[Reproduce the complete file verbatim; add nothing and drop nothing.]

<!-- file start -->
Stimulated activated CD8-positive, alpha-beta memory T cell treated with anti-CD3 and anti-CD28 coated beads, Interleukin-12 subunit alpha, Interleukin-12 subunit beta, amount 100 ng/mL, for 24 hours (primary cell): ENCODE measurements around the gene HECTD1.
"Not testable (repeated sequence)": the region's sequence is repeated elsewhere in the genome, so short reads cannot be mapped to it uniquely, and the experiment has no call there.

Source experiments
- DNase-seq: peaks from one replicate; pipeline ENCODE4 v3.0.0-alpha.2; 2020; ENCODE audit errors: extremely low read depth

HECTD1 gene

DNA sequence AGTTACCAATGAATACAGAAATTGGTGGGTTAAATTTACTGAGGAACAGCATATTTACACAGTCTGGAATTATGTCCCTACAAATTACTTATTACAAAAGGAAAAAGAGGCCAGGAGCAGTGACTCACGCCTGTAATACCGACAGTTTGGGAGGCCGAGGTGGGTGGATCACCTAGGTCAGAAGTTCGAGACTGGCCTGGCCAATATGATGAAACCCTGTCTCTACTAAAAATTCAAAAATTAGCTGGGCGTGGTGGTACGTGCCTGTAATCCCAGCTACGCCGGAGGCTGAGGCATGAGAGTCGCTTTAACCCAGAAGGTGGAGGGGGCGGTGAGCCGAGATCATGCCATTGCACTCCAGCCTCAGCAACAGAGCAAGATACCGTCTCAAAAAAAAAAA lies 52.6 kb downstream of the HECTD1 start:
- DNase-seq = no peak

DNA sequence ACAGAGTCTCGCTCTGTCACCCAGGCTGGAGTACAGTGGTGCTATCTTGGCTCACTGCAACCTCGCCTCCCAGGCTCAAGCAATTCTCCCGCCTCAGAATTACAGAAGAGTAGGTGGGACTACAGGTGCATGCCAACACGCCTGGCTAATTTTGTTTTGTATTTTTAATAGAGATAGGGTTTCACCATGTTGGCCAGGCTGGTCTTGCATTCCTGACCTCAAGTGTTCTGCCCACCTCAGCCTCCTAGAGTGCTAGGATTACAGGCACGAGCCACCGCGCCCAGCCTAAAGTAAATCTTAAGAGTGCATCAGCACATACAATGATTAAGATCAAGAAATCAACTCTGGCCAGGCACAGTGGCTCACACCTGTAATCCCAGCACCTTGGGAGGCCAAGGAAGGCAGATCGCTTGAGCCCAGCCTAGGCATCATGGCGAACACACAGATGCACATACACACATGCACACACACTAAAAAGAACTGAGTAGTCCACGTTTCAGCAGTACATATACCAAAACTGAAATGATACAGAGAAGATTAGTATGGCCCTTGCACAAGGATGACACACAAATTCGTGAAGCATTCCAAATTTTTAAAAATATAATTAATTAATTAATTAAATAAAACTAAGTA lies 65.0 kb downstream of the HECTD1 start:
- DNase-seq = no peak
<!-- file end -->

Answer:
Stimulated activated CD8-positive, alpha-beta memory T cell treated with anti-CD3 and anti-CD28 coated beads, Interleukin-12 subunit alpha, Interleukin-12 subunit beta, amount 100 ng/mL, for 24 hours (primary cell): ENCODE measurements around the gene HECTD1.
"Not testable (repeated sequence)": the region's sequence is repeated elsewhere in the genome, so short reads cannot be mapped to it uniquely, and the experiment has no call there.

Source experiments
- DNase-seq: peaks from one replicate; pipeline ENCODE4 v3.0.0-alpha.2; 2020; ENCODE audit errors: extremely low read depth

HECTD1 gene

DNA sequence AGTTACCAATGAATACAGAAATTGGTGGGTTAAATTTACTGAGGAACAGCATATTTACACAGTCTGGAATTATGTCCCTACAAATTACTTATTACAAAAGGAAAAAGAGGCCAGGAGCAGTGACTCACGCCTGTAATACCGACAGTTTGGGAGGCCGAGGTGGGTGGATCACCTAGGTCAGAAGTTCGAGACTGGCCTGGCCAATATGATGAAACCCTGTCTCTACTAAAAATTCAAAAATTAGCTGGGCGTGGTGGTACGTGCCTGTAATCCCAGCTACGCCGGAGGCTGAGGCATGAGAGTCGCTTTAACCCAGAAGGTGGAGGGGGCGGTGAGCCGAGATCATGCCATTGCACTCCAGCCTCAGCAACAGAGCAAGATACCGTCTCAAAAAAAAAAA lies 52.6 kb downstream of the HECTD1 start:
- DNase-seq = no peak

DNA sequence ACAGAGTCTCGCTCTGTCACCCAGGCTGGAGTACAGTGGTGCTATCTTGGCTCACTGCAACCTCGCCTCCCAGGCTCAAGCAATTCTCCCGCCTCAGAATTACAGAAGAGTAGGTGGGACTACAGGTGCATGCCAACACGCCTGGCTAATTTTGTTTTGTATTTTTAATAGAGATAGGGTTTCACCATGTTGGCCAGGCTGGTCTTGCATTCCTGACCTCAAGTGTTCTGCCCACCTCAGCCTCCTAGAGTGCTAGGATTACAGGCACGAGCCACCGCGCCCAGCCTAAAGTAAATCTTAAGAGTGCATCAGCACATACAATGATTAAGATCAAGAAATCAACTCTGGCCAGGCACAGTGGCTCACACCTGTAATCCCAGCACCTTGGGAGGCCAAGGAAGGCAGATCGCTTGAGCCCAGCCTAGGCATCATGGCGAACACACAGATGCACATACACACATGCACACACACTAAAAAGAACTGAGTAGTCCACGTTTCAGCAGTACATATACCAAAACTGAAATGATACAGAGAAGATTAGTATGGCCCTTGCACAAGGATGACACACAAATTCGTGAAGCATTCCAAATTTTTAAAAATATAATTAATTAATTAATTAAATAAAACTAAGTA lies 65.0 kb downstream of the HECTD1 start:
- DNase-seq = no peak